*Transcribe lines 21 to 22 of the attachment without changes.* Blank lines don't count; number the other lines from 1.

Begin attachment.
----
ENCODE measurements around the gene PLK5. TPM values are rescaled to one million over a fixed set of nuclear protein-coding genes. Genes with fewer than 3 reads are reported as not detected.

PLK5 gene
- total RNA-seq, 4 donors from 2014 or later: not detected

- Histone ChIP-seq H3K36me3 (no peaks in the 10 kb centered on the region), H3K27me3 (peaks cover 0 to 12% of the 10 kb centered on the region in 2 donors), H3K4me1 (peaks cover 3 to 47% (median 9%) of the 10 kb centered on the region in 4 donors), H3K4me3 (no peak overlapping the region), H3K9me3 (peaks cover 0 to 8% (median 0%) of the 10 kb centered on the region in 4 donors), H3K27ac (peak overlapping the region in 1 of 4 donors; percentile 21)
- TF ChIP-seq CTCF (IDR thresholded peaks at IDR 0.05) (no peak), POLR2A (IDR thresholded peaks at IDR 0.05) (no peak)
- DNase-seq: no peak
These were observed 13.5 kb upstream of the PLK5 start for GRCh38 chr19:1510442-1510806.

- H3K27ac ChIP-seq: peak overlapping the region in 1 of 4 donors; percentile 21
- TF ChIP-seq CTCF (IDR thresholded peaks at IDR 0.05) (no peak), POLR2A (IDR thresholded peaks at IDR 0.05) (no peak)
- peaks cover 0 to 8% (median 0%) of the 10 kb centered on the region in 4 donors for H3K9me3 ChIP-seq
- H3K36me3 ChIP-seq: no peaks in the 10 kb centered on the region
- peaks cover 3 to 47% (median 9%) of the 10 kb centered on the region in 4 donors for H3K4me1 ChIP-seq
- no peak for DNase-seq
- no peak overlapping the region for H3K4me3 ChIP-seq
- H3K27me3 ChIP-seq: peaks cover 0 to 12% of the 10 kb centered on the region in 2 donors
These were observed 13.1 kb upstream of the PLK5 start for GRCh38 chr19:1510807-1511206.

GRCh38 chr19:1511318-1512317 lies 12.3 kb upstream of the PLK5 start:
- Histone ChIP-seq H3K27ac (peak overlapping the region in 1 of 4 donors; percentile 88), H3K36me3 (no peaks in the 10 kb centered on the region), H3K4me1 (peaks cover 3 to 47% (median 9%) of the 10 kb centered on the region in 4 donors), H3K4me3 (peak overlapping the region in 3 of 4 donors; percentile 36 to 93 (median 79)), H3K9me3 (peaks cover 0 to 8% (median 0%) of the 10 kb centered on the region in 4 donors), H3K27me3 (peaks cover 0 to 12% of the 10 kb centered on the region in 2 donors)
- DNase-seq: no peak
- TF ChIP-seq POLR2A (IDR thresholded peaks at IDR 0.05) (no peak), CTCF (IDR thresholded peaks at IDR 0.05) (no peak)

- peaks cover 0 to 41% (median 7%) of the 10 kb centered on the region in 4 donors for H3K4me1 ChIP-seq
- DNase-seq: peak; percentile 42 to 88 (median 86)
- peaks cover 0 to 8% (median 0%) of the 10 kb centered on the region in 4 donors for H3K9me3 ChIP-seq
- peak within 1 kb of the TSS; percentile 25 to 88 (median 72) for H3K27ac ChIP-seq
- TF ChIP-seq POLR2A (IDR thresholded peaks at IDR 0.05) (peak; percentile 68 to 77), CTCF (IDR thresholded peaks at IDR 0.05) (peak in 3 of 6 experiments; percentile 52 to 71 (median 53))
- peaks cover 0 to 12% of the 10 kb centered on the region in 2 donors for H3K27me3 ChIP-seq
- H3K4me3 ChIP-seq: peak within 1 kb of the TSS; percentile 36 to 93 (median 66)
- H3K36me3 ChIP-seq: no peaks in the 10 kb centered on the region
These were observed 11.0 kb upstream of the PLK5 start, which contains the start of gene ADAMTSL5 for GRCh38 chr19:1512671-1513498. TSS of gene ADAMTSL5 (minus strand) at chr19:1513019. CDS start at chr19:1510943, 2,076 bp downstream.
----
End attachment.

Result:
- peaks cover 0 to 41% (median 7%) of the 10 kb centered on the region in 4 donors for H3K4me1 ChIP-seq
- DNase-seq: peak; percentile 42 to 88 (median 86)